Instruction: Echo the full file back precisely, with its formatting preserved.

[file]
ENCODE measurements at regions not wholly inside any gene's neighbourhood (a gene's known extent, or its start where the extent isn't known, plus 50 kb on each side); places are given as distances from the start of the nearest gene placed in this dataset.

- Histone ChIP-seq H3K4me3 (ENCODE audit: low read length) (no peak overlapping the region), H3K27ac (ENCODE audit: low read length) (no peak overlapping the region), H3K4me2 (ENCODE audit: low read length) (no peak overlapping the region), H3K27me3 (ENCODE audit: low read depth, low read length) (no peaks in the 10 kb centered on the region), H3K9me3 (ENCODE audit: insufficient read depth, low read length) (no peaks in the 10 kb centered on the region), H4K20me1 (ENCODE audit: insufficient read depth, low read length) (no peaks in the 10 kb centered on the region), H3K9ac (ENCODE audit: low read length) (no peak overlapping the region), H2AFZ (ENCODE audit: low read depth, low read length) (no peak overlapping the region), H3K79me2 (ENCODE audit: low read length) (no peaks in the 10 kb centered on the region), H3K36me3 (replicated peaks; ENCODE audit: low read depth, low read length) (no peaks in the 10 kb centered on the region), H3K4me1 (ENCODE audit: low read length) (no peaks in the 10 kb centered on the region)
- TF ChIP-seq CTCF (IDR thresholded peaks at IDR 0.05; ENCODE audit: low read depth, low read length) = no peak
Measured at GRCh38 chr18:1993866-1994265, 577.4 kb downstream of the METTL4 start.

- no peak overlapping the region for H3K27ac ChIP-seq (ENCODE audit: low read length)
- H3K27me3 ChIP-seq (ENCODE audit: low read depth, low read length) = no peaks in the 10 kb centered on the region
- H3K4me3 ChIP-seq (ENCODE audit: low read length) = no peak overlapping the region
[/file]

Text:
ENCODE measurements at regions not wholly inside any gene's neighbourhood (a gene's known extent, or its start where the extent isn't known, plus 50 kb on each side); places are given as distances from the start of the nearest gene placed in this dataset.

- Histone ChIP-seq H3K4me3 (ENCODE audit: low read length) (no peak overlapping the region), H3K27ac (ENCODE audit: low read length) (no peak overlapping the region), H3K4me2 (ENCODE audit: low read length) (no peak overlapping the region), H3K27me3 (ENCODE audit: low read depth, low read length) (no peaks in the 10 kb centered on the region), H3K9me3 (ENCODE audit: insufficient read depth, low read length) (no peaks in the 10 kb centered on the region), H4K20me1 (ENCODE audit: insufficient read depth, low read length) (no peaks in the 10 kb centered on the region), H3K9ac (ENCODE audit: low read length) (no peak overlapping the region), H2AFZ (ENCODE audit: low read depth, low read length) (no peak overlapping the region), H3K79me2 (ENCODE audit: low read length) (no peaks in the 10 kb centered on the region), H3K36me3 (replicated peaks; ENCODE audit: low read depth, low read length) (no peaks in the 10 kb centered on the region), H3K4me1 (ENCODE audit: low read length) (no peaks in the 10 kb centered on the region)
- TF ChIP-seq CTCF (IDR thresholded peaks at IDR 0.05; ENCODE audit: low read depth, low read length) = no peak
Measured at GRCh38 chr18:1993866-1994265, 577.4 kb downstream of the METTL4 start.

- no peak overlapping the region for H3K27ac ChIP-seq (ENCODE audit: low read length)
- H3K27me3 ChIP-seq (ENCODE audit: low read depth, low read length) = no peaks in the 10 kb centered on the region
- H3K4me3 ChIP-seq (ENCODE audit: low read length) = no peak overlapping the region